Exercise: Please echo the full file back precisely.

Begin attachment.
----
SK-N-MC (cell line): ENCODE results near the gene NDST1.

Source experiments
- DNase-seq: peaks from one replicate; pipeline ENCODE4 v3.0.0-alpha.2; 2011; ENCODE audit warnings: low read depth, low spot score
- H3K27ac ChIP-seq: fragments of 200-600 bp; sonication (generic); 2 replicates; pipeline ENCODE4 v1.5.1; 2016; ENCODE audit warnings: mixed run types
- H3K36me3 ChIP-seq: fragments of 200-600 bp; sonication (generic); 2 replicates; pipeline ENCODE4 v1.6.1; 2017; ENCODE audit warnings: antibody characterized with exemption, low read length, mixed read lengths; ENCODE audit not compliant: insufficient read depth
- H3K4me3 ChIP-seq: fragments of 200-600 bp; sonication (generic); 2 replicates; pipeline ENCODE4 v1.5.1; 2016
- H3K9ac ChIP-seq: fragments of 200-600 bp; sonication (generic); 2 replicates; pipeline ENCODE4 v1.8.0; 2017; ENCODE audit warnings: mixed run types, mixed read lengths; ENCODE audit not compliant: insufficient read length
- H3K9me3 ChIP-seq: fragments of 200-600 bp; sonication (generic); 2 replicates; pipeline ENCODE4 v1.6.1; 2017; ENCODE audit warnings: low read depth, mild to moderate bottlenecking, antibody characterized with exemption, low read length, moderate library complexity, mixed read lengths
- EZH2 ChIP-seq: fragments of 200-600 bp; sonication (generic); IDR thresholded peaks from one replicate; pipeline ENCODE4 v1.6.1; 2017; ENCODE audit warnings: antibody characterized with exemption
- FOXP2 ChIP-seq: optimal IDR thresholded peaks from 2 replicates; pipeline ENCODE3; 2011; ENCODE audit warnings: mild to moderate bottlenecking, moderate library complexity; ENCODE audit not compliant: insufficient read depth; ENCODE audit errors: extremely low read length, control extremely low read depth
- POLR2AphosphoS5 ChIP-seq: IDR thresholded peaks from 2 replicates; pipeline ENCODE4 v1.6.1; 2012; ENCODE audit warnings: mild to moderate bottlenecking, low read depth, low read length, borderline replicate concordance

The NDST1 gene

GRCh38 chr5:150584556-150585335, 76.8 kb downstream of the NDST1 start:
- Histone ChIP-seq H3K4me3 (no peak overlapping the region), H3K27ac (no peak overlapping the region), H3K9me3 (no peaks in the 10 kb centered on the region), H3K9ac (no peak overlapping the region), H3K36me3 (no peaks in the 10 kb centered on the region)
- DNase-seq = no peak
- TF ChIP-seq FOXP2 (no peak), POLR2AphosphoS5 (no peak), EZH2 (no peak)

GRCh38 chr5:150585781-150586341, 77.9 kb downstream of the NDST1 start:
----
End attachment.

SK-N-MC (cell line): ENCODE results near the gene NDST1.

Source experiments
- DNase-seq: peaks from one replicate; pipeline ENCODE4 v3.0.0-alpha.2; 2011; ENCODE audit warnings: low read depth, low spot score
- H3K27ac ChIP-seq: fragments of 200-600 bp; sonication (generic); 2 replicates; pipeline ENCODE4 v1.5.1; 2016; ENCODE audit warnings: mixed run types
- H3K36me3 ChIP-seq: fragments of 200-600 bp; sonication (generic); 2 replicates; pipeline ENCODE4 v1.6.1; 2017; ENCODE audit warnings: antibody characterized with exemption, low read length, mixed read lengths; ENCODE audit not compliant: insufficient read depth
- H3K4me3 ChIP-seq: fragments of 200-600 bp; sonication (generic); 2 replicates; pipeline ENCODE4 v1.5.1; 2016
- H3K9ac ChIP-seq: fragments of 200-600 bp; sonication (generic); 2 replicates; pipeline ENCODE4 v1.8.0; 2017; ENCODE audit warnings: mixed run types, mixed read lengths; ENCODE audit not compliant: insufficient read length
- H3K9me3 ChIP-seq: fragments of 200-600 bp; sonication (generic); 2 replicates; pipeline ENCODE4 v1.6.1; 2017; ENCODE audit warnings: low read depth, mild to moderate bottlenecking, antibody characterized with exemption, low read length, moderate library complexity, mixed read lengths
- EZH2 ChIP-seq: fragments of 200-600 bp; sonication (generic); IDR thresholded peaks from one replicate; pipeline ENCODE4 v1.6.1; 2017; ENCODE audit warnings: antibody characterized with exemption
- FOXP2 ChIP-seq: optimal IDR thresholded peaks from 2 replicates; pipeline ENCODE3; 2011; ENCODE audit warnings: mild to moderate bottlenecking, moderate library complexity; ENCODE audit not compliant: insufficient read depth; ENCODE audit errors: extremely low read length, control extremely low read depth
- POLR2AphosphoS5 ChIP-seq: IDR thresholded peaks from 2 replicates; pipeline ENCODE4 v1.6.1; 2012; ENCODE audit warnings: mild to moderate bottlenecking, low read depth, low read length, borderline replicate concordance

The NDST1 gene

GRCh38 chr5:150584556-150585335, 76.8 kb downstream of the NDST1 start:
- Histone ChIP-seq H3K4me3 (no peak overlapping the region), H3K27ac (no peak overlapping the region), H3K9me3 (no peaks in the 10 kb centered on the region), H3K9ac (no peak overlapping the region), H3K36me3 (no peaks in the 10 kb centered on the region)
- DNase-seq = no peak
- TF ChIP-seq FOXP2 (no peak), POLR2AphosphoS5 (no peak), EZH2 (no peak)

GRCh38 chr5:150585781-150586341, 77.9 kb downstream of the NDST1 start: